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The War on Christmas?

Monday, December 19, 2016

“Truly, truly, I say to you, you will weep and lament, but the world will rejoice. You will be sorrowful, but your sorrow will turn into joy” (John 16:20, esv).

What are the top five songs of Christmas? Take a wild guess. (Warning: you may start humming to yourself.) Check out this popular ranking:

            “Chestnuts Roasting on an Open Fire”
            “White Christmas”
            “Winter Wonderland”
            “Silver Bells”
            “Jingle Bells”

No “Away in a Manger”? No “Silent Night”? No “Joy to the World”? Many Christians react defensively: They left out Jesus! There is a war on Christmas!

“This is not a majority religion. We are on a narrow road.”

Relax. Don’t be surprised. Jesus predicted this: “Truly, truly, I say to you, you will weep and lament, but the world will rejoice. You will be sorrowful, but your sorrow will turn into joy” (John 16:20). In other words, don’t expect the world to react to Jesus the same way you do. In fact, expect the opposite. In this context, Jesus spoke of His disciples’ reaction to His death (deep sorrow) vs. the world’s (gloating joy).

The world’s view of Christ’s death is vindication; the Christian’s view of Christ’s death is awful payment and punishment for sin and our only hope. The word sorrow here doesn’t mean merely sad or discouraged; rather, it’s the soul pain we associate with profound loss. Jesus told His disciples that the very sorrow they would feel would be transformed into joy. That is just awesome!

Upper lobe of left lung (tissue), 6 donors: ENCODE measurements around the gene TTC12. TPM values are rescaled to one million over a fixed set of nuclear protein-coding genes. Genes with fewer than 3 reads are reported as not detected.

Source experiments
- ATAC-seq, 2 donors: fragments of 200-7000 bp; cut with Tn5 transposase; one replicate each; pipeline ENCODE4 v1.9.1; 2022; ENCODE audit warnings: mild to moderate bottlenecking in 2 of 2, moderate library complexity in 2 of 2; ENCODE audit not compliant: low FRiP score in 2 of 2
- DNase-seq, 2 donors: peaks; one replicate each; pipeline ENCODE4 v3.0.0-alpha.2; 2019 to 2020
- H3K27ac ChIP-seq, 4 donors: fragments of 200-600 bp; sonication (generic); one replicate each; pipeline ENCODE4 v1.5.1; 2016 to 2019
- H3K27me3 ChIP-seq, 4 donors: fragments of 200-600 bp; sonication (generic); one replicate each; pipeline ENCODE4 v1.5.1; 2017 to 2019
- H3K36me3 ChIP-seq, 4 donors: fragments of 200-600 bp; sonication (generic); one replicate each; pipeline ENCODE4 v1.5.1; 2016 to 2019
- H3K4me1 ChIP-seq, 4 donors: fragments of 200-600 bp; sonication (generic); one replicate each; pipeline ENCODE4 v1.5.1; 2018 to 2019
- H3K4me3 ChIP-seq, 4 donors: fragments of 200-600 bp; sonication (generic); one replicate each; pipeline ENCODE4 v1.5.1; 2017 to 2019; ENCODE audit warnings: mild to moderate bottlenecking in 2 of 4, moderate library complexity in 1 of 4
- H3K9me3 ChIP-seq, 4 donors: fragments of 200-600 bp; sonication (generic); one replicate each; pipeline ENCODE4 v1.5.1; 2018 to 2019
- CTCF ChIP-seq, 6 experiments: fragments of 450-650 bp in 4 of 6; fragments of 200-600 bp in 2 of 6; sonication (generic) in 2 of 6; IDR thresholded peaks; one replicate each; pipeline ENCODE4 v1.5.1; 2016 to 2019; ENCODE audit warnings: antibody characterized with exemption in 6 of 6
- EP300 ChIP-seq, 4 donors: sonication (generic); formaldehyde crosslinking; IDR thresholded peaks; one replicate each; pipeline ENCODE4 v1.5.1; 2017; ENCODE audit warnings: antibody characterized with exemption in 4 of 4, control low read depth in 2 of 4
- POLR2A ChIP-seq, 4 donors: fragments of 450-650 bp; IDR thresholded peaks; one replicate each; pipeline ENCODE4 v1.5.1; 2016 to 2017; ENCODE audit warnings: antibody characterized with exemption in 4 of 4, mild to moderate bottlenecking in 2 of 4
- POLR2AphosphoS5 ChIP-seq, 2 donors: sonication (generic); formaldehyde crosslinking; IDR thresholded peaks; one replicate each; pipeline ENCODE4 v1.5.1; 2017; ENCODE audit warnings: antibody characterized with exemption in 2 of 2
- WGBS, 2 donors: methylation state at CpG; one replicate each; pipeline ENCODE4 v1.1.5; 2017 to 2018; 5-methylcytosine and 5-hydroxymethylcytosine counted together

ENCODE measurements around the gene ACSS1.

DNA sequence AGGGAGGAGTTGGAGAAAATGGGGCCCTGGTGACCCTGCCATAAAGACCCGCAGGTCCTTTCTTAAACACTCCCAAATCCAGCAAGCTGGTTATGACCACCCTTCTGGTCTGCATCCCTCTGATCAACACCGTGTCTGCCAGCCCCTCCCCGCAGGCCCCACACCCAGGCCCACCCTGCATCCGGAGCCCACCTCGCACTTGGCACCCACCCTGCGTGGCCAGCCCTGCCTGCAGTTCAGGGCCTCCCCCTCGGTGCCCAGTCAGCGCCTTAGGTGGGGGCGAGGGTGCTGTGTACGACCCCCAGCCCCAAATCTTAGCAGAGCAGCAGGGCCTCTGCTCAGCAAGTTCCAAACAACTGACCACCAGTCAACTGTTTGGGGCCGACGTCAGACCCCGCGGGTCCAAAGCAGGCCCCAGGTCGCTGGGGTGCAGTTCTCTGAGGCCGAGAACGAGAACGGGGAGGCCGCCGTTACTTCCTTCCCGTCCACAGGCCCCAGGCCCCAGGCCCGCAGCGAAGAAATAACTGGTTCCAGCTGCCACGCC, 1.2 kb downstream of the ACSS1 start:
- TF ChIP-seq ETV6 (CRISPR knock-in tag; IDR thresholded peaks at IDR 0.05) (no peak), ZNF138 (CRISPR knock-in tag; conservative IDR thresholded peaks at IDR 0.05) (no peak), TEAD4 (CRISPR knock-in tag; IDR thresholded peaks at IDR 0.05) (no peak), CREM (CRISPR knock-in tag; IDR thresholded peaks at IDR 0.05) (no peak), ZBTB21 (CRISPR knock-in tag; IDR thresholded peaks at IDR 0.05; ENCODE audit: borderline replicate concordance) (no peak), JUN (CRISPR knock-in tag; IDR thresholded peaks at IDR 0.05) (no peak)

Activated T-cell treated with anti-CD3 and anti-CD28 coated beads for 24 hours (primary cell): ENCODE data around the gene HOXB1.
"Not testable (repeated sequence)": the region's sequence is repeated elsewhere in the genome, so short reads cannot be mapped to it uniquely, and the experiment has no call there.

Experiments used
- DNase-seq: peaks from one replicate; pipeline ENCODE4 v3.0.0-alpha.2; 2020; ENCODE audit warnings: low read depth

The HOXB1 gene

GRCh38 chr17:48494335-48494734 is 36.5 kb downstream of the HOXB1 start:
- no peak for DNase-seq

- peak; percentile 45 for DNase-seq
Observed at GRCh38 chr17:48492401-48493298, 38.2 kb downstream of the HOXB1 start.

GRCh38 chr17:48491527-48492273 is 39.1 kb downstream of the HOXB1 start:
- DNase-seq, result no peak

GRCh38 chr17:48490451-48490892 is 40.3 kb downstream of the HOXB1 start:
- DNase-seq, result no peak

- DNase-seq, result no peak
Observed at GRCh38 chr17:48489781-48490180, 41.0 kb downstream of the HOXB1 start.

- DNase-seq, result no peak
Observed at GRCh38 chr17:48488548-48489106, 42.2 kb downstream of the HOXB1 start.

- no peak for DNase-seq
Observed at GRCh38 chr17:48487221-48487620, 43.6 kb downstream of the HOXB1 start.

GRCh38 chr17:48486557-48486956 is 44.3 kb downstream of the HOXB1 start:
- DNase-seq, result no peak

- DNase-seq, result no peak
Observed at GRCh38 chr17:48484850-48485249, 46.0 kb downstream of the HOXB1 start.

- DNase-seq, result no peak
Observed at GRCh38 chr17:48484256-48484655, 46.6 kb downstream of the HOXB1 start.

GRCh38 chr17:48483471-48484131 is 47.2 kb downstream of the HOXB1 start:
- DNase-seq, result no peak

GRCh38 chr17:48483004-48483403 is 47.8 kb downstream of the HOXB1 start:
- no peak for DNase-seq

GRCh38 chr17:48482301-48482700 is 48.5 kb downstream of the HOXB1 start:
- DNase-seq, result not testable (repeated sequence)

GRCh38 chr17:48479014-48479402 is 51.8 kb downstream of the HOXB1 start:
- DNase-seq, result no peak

The world rejoiced when Jesus was crucified. Today, the world rejoices because Jesus is marginalized at Christmas.

Why should we act surprised? Why should Christians start foaming at the mouth because of a so-called war on Christmas? Jesus predicted this.

Christians love Jesus; no one else gets it. Welcome to reality! This is not a majority religion. We are on a narrow road (Matthew 7:13–14). We are the few who, by the grace of God, have come to faith in Jesus Christ. It’s not a popular thing. The only ground we hold is the name of the holiday, “Christmas,” and the Christmas story itself. All other Christmas real estate—from Christmas trees to sparkling lights to sending cards—isn’t historically rooted in Christianity and isn’t central to our faith.

Stop fighting for Christmas! There is nothing to fight for. The followers of Jesus are celebrating, and the rest don’t get it. Why is there a war over something? We don’t own anything. And we have to stop trying to make earth heaven! This is not our home (Hebrews 13:14). If we allow ourselves to get whipped into a frenzy against our culture, then we lose our joy. If we know who Jesus is and what He has done for us and why He came, then why would we expect that those who don’t get it would celebrate the same way we do?

We have every reason to celebrate. “For unto you is born this day in the city of David a Savior, who is Christ the Lord” (Luke 2:11). Those of us who, by the grace of God, get what this really means should be overflowing with joy. Jesus reassured us, “So also you have sorrow now, but I will see you again, and your hearts will rejoice, and no one will take your joy from you” (John 16:22). This Christmas, rejoice! Let no one take your joy from you. You have every reason to rejoice.

Journal

  • Sometimes Christians get drawn into culture wars and lose sight of the main thing. How have you seen or experienced this?
  • This Christmas, why should you be filled with joy?

Pray
Father God, You love us so much that You sent Your only Son to us. This Christmas, let me not lose sight of my Savior, Jesus. Forgive me for getting distracted by other things; teach me to focus on the main thing. The gospel is so pure and so simple: Jesus in my place. Please fill me with joy and love so that others will be drawn to You through me. In the name of Jesus, my Savior and Lord, amen.


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